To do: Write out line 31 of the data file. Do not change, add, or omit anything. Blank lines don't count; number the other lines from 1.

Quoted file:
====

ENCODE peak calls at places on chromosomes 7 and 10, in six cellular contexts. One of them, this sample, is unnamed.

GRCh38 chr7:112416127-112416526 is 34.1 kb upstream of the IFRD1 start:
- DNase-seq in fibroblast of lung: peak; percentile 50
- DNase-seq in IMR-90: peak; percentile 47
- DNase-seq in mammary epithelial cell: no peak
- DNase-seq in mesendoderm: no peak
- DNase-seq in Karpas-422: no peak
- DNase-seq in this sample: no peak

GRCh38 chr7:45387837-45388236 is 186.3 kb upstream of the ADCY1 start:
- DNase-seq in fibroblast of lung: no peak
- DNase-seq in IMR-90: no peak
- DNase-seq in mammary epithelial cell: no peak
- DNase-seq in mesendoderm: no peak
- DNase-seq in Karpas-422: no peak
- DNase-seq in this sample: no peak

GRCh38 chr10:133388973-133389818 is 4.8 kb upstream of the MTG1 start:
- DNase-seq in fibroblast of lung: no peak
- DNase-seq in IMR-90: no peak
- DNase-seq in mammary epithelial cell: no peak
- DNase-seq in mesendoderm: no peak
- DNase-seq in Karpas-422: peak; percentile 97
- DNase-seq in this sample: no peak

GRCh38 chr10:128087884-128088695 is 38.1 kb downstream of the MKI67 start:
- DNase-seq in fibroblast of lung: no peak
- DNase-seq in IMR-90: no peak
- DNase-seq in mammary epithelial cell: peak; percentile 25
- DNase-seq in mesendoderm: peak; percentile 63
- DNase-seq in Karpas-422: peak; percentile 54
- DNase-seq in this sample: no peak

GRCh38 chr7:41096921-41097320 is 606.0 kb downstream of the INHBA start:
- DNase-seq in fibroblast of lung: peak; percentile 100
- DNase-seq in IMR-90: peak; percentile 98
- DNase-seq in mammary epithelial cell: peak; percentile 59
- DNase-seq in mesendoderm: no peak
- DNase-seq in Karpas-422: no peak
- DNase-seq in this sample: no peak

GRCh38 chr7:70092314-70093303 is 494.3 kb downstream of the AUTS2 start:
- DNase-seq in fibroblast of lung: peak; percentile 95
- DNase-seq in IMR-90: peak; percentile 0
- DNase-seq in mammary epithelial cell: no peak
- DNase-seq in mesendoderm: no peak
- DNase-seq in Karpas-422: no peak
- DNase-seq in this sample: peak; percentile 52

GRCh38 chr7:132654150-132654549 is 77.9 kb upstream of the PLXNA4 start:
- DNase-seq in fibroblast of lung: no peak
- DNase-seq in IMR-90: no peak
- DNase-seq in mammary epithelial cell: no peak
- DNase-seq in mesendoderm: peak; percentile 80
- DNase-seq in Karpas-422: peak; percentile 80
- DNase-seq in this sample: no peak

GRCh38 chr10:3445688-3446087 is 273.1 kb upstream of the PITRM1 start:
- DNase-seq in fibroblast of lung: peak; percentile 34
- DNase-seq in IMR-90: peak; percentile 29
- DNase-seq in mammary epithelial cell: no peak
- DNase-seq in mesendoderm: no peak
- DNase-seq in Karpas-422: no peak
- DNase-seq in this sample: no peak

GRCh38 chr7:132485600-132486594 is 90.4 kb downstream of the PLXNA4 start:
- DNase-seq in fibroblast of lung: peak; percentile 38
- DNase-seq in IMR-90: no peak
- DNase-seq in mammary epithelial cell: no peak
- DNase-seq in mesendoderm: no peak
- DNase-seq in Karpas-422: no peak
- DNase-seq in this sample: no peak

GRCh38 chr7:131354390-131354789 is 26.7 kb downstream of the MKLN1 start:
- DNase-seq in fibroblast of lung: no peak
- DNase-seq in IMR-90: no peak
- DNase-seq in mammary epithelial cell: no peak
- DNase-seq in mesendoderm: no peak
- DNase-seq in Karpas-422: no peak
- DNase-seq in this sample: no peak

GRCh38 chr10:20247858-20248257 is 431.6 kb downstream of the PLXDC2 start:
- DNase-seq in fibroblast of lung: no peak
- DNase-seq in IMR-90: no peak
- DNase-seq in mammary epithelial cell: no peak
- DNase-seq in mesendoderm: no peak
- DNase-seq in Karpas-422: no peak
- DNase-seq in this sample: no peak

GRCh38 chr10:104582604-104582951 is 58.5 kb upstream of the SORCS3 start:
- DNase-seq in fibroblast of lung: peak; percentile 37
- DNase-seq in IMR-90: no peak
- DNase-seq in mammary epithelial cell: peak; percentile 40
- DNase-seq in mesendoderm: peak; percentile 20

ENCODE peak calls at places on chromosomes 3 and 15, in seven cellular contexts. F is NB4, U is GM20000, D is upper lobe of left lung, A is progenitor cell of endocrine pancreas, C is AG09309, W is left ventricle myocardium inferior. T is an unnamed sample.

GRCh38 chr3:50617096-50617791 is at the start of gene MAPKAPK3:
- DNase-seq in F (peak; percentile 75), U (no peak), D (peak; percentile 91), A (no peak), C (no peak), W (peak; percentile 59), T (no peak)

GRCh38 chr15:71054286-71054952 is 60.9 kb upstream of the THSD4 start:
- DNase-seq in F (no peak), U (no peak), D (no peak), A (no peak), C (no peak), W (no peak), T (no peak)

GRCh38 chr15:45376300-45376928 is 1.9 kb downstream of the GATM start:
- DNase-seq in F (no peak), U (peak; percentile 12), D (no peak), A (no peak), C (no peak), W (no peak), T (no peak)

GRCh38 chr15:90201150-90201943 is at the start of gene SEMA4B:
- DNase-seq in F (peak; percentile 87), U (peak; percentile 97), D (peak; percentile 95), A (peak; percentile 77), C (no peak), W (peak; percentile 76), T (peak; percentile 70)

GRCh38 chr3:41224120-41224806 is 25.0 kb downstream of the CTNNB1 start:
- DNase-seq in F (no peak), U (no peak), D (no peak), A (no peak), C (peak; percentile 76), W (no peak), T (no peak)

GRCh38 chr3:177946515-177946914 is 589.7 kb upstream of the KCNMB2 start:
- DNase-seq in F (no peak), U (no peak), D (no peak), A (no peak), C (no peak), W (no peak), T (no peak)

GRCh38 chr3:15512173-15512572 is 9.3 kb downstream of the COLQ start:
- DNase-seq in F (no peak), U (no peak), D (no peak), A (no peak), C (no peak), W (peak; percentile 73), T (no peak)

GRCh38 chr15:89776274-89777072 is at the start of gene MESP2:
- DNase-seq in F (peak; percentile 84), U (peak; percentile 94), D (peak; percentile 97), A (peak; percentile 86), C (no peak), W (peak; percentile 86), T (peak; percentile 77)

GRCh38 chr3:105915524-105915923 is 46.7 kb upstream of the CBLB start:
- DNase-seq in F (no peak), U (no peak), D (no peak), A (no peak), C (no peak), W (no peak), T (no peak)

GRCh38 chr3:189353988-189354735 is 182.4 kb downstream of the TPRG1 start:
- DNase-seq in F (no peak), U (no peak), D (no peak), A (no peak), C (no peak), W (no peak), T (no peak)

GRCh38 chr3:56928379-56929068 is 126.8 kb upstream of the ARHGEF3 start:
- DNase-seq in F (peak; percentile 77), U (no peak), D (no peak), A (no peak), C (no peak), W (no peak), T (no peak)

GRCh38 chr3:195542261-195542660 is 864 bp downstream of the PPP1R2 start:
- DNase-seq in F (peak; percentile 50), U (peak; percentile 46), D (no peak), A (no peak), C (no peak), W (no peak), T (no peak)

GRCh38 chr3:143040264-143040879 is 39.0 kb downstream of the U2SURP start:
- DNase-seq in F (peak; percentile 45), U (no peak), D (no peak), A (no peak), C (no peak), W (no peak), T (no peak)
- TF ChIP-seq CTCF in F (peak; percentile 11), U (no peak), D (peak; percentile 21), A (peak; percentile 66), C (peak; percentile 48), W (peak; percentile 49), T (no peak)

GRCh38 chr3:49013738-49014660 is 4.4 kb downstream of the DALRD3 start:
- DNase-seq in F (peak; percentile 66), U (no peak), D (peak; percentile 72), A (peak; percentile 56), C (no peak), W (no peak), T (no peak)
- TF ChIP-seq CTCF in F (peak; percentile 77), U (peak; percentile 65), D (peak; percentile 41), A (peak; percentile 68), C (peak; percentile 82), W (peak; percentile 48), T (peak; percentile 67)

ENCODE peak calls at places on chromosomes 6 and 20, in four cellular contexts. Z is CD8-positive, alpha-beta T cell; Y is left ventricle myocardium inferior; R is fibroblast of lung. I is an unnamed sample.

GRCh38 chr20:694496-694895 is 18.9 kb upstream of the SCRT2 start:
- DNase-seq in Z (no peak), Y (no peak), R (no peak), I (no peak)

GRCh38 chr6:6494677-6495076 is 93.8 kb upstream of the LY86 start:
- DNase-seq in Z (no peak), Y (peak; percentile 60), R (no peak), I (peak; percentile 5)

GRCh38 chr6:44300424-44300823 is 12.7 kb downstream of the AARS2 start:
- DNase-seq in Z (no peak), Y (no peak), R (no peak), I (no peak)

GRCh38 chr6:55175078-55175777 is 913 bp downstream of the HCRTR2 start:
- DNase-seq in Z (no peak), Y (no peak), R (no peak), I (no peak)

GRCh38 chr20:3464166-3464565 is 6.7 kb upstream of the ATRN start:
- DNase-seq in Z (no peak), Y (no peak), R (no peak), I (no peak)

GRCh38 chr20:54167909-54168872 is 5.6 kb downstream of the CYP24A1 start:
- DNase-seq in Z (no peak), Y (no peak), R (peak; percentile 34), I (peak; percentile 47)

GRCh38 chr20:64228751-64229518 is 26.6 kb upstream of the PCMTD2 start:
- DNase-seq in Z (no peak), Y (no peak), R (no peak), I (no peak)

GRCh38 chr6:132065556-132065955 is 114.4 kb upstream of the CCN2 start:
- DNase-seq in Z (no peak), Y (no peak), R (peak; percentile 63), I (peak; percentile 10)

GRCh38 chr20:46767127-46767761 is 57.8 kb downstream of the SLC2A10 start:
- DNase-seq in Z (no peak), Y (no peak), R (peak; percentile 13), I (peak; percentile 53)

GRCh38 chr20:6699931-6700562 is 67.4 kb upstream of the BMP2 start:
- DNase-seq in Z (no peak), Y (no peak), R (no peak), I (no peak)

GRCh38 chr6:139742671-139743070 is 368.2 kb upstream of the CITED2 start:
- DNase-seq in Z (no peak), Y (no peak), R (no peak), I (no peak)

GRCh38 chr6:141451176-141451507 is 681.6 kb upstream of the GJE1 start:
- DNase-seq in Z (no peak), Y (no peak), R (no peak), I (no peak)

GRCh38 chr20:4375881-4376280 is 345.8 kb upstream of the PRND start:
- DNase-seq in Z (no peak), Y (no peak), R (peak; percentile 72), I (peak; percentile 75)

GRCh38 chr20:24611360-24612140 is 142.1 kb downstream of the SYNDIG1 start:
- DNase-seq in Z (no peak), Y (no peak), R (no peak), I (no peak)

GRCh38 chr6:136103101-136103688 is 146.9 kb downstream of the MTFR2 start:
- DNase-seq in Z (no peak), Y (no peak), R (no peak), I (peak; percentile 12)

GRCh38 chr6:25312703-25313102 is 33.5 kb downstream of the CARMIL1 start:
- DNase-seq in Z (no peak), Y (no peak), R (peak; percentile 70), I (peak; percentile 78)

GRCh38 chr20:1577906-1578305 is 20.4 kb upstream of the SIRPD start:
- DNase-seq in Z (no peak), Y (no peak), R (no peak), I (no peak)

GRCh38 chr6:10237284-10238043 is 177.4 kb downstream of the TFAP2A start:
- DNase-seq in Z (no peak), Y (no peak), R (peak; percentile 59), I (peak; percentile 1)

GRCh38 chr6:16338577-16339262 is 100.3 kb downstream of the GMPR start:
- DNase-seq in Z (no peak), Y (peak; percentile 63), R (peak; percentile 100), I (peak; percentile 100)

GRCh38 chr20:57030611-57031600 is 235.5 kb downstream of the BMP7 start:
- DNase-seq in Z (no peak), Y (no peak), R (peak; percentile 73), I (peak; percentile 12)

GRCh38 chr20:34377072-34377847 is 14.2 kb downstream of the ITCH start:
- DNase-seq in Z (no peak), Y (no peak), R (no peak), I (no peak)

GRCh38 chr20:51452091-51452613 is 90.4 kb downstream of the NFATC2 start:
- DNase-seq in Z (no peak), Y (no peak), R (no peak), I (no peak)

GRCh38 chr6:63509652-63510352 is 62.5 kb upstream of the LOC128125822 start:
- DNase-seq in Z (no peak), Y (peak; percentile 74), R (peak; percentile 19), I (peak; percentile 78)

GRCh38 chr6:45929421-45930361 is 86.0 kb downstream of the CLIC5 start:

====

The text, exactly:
- DNase-seq in fibroblast of lung: peak; percentile 100